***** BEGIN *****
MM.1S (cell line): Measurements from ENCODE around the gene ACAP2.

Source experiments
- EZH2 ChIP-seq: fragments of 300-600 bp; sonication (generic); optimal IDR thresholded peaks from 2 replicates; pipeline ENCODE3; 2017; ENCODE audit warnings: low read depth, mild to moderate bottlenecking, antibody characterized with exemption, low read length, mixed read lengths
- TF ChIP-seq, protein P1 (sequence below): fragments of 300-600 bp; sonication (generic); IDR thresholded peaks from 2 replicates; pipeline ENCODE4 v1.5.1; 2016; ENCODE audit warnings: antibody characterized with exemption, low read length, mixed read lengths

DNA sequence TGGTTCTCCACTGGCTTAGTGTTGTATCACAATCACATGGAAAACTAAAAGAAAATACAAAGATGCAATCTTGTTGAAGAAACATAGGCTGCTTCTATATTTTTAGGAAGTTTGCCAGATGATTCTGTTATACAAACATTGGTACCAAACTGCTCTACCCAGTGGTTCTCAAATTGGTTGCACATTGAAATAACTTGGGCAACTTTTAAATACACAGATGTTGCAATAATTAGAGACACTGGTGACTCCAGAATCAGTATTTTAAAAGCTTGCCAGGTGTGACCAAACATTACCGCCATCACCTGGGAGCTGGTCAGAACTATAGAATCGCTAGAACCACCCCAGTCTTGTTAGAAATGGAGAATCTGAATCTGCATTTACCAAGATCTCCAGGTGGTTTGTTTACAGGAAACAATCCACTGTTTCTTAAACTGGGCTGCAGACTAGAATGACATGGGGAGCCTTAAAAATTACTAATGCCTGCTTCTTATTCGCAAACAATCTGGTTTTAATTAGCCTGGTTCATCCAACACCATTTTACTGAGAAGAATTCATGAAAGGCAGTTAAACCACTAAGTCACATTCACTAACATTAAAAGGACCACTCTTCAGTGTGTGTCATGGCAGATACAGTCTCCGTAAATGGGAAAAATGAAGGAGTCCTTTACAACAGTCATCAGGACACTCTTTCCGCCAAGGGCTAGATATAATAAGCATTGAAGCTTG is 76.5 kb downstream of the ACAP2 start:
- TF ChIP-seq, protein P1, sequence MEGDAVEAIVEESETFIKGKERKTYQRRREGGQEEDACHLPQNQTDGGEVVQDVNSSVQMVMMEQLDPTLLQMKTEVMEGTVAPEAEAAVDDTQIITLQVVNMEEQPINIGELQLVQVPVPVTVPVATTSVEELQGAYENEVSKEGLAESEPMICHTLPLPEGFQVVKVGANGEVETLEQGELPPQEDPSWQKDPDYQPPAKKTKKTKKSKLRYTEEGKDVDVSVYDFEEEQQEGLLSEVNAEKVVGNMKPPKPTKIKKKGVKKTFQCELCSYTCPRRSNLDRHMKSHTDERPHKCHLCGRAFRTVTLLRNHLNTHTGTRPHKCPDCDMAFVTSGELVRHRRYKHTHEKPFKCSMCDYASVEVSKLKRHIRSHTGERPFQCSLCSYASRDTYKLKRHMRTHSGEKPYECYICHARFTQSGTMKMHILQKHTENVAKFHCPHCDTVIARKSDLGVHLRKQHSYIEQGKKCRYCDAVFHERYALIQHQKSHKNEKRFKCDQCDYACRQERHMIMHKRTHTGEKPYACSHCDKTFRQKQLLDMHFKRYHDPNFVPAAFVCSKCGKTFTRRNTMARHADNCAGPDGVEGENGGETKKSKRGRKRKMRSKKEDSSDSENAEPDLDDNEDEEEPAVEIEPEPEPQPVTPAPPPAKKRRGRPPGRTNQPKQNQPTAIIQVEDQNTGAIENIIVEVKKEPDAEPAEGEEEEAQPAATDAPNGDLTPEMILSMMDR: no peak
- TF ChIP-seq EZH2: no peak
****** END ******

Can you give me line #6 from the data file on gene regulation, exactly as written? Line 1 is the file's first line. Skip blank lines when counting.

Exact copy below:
- TF ChIP-seq, protein P1, sequence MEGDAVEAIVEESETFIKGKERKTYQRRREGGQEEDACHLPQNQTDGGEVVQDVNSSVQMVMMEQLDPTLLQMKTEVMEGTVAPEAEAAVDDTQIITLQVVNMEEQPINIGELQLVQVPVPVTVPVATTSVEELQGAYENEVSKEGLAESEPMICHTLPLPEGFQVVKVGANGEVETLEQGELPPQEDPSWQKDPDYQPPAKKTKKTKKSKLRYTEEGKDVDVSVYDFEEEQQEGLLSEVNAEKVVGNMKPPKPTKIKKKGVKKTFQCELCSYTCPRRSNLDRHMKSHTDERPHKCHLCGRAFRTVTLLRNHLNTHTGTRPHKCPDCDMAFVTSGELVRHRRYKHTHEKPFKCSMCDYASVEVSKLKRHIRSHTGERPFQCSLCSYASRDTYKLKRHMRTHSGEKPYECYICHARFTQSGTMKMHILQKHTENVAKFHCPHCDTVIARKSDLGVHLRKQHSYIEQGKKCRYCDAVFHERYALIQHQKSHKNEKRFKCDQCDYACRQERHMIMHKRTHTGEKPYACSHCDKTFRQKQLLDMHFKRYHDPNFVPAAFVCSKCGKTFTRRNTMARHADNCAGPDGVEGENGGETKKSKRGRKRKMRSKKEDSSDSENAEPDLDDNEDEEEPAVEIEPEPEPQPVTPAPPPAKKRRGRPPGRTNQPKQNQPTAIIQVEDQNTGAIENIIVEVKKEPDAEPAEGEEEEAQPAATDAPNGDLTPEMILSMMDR: no peak